5.2. Early Events
Following contact via the respiratory route, the virus gains access to the bloodstream. Persistence of the viral DNA has been detected in tonsillary tissues [32, 158], but it is not known whether tonsils can constitute a true portal of entry, if virus can undergo a first round of replication in tonsils, and to what extent lymphoid vessels are involved in spreading or maintenance of infection. An alternative mechanism of access to vessels could be transcytosis through respiratory epithelia.
Then, in a primary viremic phase that normally is undetected, the virus gains access to the primary target organ, the bone marrow, where it can infect erythroid progenitor cells achieving a productive infection and exerting cytotoxic effects. In this phase, the bone marrow can show erythroid aplasia and the presence of characteristic giant erythroblasts, that are considered pathognomonic of B19V infection. These effects are mirrored in the capability of the virus to inhibit the formation of bone-marrow-derived erythroid colonies at the BFU-E and CFU-E stages , with susceptibility to infection and cytotoxic effects increasing with increasing erythroid differentiation . The generation of EPCs from peripheral blood and the study of their susceptibility to infection confirmed an increasing susceptibility to virus with erythroid differentiation [53, 54]. Thus, the target cells in bone marrow are CD36+ cells and are mostly susceptible when in the differentiating phase (erythroblasts). The effects on bone marrow are derived from the ability of virus to induce cell-cycle arrest, block of erythroid differentiation and eventually apoptosis of susceptible and infected cells, and from the dimension and turnover rate of the erythroid compartment. The fact that the more undifferentiated precursors are relatively resistant to infection ensures that the block in erythropoiesis is temporary and can be relieved by a neutralizing immune response. Other cellular types possibly susceptible to infection are the megakaryoblasts, that however constitute a nonpermissive cellular system where the virus may exert a cytotoxic effect in the frame of an abortive infection .
In fact, a balance is reached between cell population dynamics and viral replication, considering also possible stresses on the erythropoietic compartments and the immune response . In a normal individual, with physiological erythropoiesis and normal immune response, infection is limited in extent and temporal frame and is controlled by the development of a specific immune system. Production of antibodies with neutralizing activity contributes to the progressive clearance of infection. Levels of hemoglobin only marginally decrease and infection is usually asymptomatic from the hematological point of view. Clearance of infection, determined by detection of virus in the blood, can be relatively rapid, taking usually 3-4 months with constantly decreasing levels, even if very low levels of virus can be detected for years following primary infection [169–171]. The virus can still be detected in the bone marrow of a percentage of individuals [156–158]; however persistence of viral DNA implicates active chronic infection only in the presence of viremia.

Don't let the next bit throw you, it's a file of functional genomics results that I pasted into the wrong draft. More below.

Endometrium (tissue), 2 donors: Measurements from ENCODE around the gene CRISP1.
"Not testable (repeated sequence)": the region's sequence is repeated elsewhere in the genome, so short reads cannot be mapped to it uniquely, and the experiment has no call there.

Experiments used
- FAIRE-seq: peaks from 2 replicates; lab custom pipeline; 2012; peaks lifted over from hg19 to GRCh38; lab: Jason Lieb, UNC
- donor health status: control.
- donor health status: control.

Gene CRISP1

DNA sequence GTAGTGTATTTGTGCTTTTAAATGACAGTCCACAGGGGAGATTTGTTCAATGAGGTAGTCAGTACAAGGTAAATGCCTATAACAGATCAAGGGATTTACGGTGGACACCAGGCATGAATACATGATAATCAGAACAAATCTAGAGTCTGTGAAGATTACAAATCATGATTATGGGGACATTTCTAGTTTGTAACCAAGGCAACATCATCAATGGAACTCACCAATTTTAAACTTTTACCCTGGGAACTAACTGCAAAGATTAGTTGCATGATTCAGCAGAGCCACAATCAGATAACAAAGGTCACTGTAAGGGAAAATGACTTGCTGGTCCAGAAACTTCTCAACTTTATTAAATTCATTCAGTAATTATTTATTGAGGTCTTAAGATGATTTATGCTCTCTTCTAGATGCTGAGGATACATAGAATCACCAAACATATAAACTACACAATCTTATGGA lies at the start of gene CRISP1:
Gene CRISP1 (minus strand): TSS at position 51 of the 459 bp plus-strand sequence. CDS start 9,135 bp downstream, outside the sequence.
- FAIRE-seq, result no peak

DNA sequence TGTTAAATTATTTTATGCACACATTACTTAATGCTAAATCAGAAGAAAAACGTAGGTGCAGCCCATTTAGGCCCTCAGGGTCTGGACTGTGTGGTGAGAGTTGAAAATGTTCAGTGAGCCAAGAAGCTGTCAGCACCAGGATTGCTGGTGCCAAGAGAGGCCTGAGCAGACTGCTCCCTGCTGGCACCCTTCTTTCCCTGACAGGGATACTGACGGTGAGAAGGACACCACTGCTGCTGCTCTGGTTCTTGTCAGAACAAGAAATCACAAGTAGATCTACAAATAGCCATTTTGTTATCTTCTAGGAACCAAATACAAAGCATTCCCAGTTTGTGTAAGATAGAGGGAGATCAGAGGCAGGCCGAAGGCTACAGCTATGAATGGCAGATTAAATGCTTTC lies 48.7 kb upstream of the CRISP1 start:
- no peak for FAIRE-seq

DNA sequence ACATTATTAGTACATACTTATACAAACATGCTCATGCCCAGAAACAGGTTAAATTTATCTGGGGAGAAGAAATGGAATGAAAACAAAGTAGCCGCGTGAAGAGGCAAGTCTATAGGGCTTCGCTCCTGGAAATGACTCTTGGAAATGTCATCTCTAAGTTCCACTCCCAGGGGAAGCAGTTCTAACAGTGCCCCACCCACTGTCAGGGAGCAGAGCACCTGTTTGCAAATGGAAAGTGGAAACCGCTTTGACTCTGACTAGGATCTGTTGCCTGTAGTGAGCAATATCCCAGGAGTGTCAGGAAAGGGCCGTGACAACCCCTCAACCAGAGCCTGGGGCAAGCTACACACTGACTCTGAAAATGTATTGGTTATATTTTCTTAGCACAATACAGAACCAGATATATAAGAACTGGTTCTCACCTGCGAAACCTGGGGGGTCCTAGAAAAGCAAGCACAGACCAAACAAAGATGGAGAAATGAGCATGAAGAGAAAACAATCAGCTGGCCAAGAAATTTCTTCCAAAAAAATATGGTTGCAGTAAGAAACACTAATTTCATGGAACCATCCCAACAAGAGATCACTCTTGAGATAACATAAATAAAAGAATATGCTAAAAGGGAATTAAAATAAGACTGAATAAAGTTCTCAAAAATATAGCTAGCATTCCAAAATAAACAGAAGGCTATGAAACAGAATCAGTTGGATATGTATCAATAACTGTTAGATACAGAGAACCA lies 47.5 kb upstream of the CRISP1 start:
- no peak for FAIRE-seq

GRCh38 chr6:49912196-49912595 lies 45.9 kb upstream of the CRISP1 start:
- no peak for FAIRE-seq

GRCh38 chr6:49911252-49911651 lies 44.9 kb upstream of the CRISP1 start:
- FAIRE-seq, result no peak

Infection becomes manifest as pure red cell aplasia (PRCA) and anemia when preexisting alterations in the erythropoiesis process, or defects in the immune response, alter the balance between viral replication and cellular turnover [168, 172]. In case of stressed and expanded erythropoietic compartment, in situations where the number of erythroid progenitors and their replication rate are expanded because of a reduced lifespan of erythrocytes, or increased need, infection by B19V can lead to an acute episode of profound anemia, that presents as the classical aplastic crisis in patients with underlying hematological disorders. The range of situations favorable to the development of acute B19-induced PRCA and anemia can be very ample, from hemoglobinopathies to thalassemia, from enzymatic defects to iron deficiencies, to coinfection with other viruses, microorganisms, or parasites.
On the opposite, when the immune system has not the capability to control, neutralize, and clear viral infection, infection can become persistent, with active viral replication and the involvement to different degrees of erythroid compartment. These situations can be typical of congenital or acquired immunodeficiencies, such as HIV infection , in cases of malignancies , in the course of chemotherapy , or in the course of immunosuppressive treatments, such as in bone marrow or solid organ transplant recipients [176–178]. Depression of erythropoiesis can be manifest, with anemia of different grade, but also compensated and unapparent. A general correlation may be present between viremic levels and anemia, but a clinical threshold has not been univocally defined, as very high-level viremia may be compensated by active erythropoiesis. On the other hand, the definition of inability to mount a neutralizing immune response must take into account that many normal and asymptomatic individuals support low-level replication of the virus. The distinctions between a normal course and active chronic infections are smooth, and again we should take in mind that our picture of B19V as a virus capable of acute, self-limiting infections has been replaced with a more complex picture of a virus capable of establishing long-term relationship with the host, in a mutual adaptation.
5.3. Late Events